However, the house is more than a century old. It is an old fashioned Lebanese house, present in a capital that is fast losing any form of architecture that makes it distinctive – and this is where the wealth of this residence lies. Long-gone are those mansions that our forefathers helped build and told us about when we were younger. Long gone are those houses that make Beirut Beirut. They are but a distant memory stranded among a concrete jungle of high-rises, slums and Zaitunay Bays. The house shouldn’t be demolished not because Amin Maalouf lived in it but because it would, if renovated, fit in and give grandeur and character to its neighborhood – one that the coming high rise wouldn’t even dream of doing.

Not all old Lebanese buildings are nice and should be preserved though. But their demolition is a reflection of two serious problems: we have a lack of urban design that is only getting worse with each tower ruining Beirut’s skyline. The idea that high-rises shouldn’t be stranded all around the city but located in one main district is non-existent. For example, my neighborhood in Achrafieh has a very high building that hasn’t been completed yet and it’s been ten years at least. It sits there, out of place, out of character and absolutely disgusting-looking. These old buildings are being demolished at an increasingly rapid pace as well – out with the old, in with the ugly new. And this is only the tip of the iceberg when it comes to the horrors of Beirut’s current designs.

The second problem is that those who should care about preserving our culture don’t. And those who have the power to point that out are in a deep state of apathy.

While the issue of electricity and Lebanon’s ancient ruins are different, they are both of the same importance. However, how many TV stations do you see grilling Gebran Bassil day in, day out? All of them except OTV and Al-Manar. How many stations do you see grilling Gaby Layoun for demolishing more landmarks during his time than any other minister of culture? None.

Gaby Layoun isn’t Michel Aoun’s son-in-law. He doesn’t have a protective clout around him. He can be very easily disposed, another Charbel Nahhas if you want.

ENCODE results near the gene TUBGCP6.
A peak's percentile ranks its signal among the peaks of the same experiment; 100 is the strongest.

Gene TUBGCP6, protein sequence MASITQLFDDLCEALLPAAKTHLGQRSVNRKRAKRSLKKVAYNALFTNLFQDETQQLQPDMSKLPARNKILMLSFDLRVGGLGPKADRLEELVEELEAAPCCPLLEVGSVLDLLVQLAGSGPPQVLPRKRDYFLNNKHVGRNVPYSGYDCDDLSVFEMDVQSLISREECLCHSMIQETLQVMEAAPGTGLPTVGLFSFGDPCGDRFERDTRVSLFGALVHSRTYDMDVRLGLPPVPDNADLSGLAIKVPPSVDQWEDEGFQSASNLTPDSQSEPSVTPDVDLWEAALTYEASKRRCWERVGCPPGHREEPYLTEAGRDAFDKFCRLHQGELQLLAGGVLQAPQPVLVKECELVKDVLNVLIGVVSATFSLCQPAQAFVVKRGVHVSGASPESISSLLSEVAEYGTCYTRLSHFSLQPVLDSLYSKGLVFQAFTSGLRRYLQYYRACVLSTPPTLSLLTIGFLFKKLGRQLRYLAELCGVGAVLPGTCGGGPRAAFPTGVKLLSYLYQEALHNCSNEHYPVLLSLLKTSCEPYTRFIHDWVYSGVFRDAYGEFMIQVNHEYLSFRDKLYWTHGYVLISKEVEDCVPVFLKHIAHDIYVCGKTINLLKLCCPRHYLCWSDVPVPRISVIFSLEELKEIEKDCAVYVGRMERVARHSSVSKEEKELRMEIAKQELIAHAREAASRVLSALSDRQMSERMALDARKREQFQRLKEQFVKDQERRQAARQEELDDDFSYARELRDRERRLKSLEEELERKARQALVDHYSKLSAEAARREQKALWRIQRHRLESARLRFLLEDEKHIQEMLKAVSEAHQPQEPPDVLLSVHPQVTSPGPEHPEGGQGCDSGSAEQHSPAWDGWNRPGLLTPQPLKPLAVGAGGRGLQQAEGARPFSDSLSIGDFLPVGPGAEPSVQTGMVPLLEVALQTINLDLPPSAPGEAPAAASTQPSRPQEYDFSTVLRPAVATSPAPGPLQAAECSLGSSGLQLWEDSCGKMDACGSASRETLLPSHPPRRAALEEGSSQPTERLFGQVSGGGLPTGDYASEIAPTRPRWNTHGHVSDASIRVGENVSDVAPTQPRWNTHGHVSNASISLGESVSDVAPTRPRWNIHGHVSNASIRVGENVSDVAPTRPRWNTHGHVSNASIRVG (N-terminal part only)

Gaby Layoun doesn’t have the faintest idea what culture is. He is the minister behind the current demolition of Beirut’s Hippodrome in Wadi Bou Jmil and the demolition of the Phoenician Port in Downtown Beirut as well. For all matters and purposes, this is a man who doesn’t know anything that extends beyond the growing depth of his coffers. And yet he’s still adorning our government with his presence. He was even quoted “apologizing” for Maalouf’s home, not knowing its architectural worth. Please.

Let them destroy Amin Maalouf’s house. What remains of our ancestor’s Beirut doesn’t rest on it. Odds are there’s another house somewhere in Beirut right now being demolished as well. But no one cares. Lebanon’s cultural identity crisis isn’t contingent upon a house standing, in a country whose national heritage is a matter of disagreement, where those landmarks being destroyed are considered by some as unnecessary – “the tourists don’t want to see that.”

Let them demolish Amin Maalouf’s house. It is not his home. It is but a tiny speck in a dying country, a cancerous and corrupt ministry, an idle media and a wretched people all getting ready for Lebanon’s upcoming 2013 elections. I’m pretty sure if the ministry wanted to demolish Gebran Khalil Gebran’s home, few would have cared as well.

Let them demolish Amin Maalouf’s house because, if anything, leaving his old home actually allowed him to be great. 3a2belna.

Amin Maalouf Honored at the French Academy

The famous Lebanese author of “Le Rocher de Tanios” became a few days ago the first Lebanese ever to be inducted at the elite French Academy (l’Académie française) as one of of 40 living members chosen by the academy to represent the French language.

While being inducted, Maalouf wore the traditional academy clothes and held a sword on which he engraved a verse in Arabic written by his father, as well as the names of his wife and his 3 sons.

The sheath had the Cedar tree engraved on it, as well as the National French symbol. Maalouf had the following to say regarding the occasion.

“I bring with me everything that my two homelands have given me: my background, my languages, my convictions, my doubts and, more than anything perhaps, my dreams of harmony, progress and coexistence.”

Minister of Culture Gaby Layoun was present at the induction and commended Maalouf for the honor that he brought upon Lebanon with his achievment.

Banque de Liban has issued 1000 silver pieces with Maalouf’s face carved on them as a tribute to the honor he bestowed upon himself and his native country.

Kalam el Nas had an interesting interview with Maalouf in which he discussed the “Arab Spring” and his next novel. Make sure you watch it here:

Why didn’t this get the attention it deserves among Lebanese blogs and people? Because we were rolling our heads in the dirt of Myriam Klink and Nemr Abou Nassar while Amin Maalouf lifted his head up high in Paris.

Thank you Mr. Maalouf.